That’s interesting. You definitely did a good job of portraying that, because with April O’Neil in the show, we definitely understood that she was an independent woman. You did a good job at being a friend to our loyal, beloved Ninja Turtles.
Is there anything you like more about voice acting than stage acting, or vice versa?
You know what? I am passionate about any kind of acting that I have the opportunity to do. The big advantage of doing voice over work is you can look any way you look. I’m sure most of you haven’t seen me in person, but I’m 4’10”, not statuesque and live, so I can come into a voice over audition and be who I am, be creative and get the part based on my talent and not based on my looks. That I appreciated very much. It also was a lot of work, a lot of energy, because you have to create that character with your voice. It’s just a two dimensional character – if you’re lucky you get 3D – but it’s the voice and the energy that the actor puts into it that lifts that character off the page. So I love doing voice over and I absolutely love doing theater. It’s hard to say which one I love better, though, because they’re both different and both exciting and wonderful.
Can you tell us more about the day-to-day process in regards to what went into your part?
Do you mean more like what the recording experience was about? The process of how we recorded the show?
Yes. Like, were you in the booth with all the other voice actors, or was it just you individually? Were you kicking and jumping while you were delivering your lines?
Hahahahahahaha! Oh, that’s funny. Well, we were all in the recording studio together. It was made very clear that this is what they wanted to have done and that we were not to take other jobs or think that we could schedule an individual recording session; that we were to be at the studio (wherever that studio was) and ready to go as a team – as a cast, so that’s what we did. It was very rare that any of the cast members were absent during recording. We would get there, we would get our scripts, we’d have time to read them over and underline them, highlight them. Then we would do a run through, which would take a couple of hours. Then we would take a little break, and then we would record. We would record as many of the lines in a row as we could. Sometimes the director would stop us and say “hey, I want you to do it this way” or “tone it down,” or a line would be blown, or someone would throw in an ad lib and they’d say “hey, get back to the script” or “yeah, that was great, let’s keep going.” It usually took about 2-4 hours depending on the situation, and then we would go on to the next script either the next day or the next week.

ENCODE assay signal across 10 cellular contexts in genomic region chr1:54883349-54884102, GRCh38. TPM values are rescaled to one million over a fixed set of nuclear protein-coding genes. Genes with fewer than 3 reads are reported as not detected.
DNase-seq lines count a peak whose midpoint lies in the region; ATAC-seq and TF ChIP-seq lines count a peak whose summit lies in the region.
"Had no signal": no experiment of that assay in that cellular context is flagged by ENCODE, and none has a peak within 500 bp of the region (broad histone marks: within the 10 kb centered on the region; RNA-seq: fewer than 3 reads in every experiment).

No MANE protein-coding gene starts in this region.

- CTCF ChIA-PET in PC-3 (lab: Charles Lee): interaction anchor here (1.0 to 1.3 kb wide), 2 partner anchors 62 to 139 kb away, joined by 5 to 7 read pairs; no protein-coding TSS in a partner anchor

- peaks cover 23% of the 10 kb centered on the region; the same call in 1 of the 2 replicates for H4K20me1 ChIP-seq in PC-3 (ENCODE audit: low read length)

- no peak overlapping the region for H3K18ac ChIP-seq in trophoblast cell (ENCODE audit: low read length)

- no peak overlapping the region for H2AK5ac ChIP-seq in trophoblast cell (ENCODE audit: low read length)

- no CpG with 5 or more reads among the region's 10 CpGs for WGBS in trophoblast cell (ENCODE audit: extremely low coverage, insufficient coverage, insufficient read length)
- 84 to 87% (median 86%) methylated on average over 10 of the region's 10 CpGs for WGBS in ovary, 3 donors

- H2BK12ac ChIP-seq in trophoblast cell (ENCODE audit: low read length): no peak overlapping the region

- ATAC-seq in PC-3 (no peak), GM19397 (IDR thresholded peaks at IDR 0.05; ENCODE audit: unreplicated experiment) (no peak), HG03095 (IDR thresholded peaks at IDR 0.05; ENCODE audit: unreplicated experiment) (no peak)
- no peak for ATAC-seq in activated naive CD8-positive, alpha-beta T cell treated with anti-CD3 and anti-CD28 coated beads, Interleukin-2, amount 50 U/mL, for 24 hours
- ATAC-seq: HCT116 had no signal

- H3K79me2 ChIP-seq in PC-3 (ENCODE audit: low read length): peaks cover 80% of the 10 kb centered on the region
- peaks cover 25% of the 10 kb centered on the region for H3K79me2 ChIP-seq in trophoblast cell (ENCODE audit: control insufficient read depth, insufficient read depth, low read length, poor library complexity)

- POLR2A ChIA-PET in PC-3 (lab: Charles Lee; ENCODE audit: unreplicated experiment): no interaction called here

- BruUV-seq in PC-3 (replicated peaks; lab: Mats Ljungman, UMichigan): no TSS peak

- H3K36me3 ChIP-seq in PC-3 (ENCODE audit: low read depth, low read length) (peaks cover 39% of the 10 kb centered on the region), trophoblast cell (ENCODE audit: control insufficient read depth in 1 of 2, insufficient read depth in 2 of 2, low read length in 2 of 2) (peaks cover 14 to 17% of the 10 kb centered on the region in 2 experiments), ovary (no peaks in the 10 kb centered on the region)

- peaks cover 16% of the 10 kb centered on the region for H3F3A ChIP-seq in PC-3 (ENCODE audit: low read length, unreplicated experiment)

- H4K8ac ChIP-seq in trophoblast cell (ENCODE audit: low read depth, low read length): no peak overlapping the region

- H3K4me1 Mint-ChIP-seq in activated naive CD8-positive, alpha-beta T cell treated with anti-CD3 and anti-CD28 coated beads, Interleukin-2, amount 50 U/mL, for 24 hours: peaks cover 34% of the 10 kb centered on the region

That’s always a good way to keep up team work when you guys are doing your voice acting together in the studio.
Yeah, it was – I really loved it. It was great for camaraderie and relationships. We played off each other, many of the lines that you hear on the show were made up by the guys. There was a lot of ad libbing and it really brought a lot to the script. It would have been hard to do that if we hadn’t been there together.
What are your thoughts on the new Nickelodeon Teenage Mutant Ninja Turtles cartoon series? Have you had the chance to see it?
I’ve seen a few of the episodes. I think that it’s a lot of fun. Would I like us all to be on that show? Yes! I would like all the original voices. I personally love the voices that our cast did and it’s hard to hear other voices doing those characters on a personal level, but I think the show is really well done and I’m very excited that it’s bringing Ninja Turtles to a whole new audience. It really is an amazing property that it can just bridge these generations. You’re talking about Turtles starting 25 years ago, and as passionate as the fans are that have grown up with them, a whole new generation is starting to fall in love with The Turtles again and you just can’t ask for anything more than that!
You’re absolutely right, we agree with you in all aspects, because there are so many younger people that now are getting to know the Ninja Turtles and it’s great to see these generations being bridged together.
It is! In fact, I have a lot of fans on Facebook and I hear from some of the guys that are now fathers who have introduced their children to the old school Ninja Turtles and they’re watching the new episodes together. It kind of gives you chills, you know? How often do you get to share your childhood passion and excitement with your children in a way that they can relate to? I don’t know of any other – you know, I don’t see – My Little Pony, maybe some of them, but people don’t seem to be as passionate about those animated shows as they were about Ninja Turtles.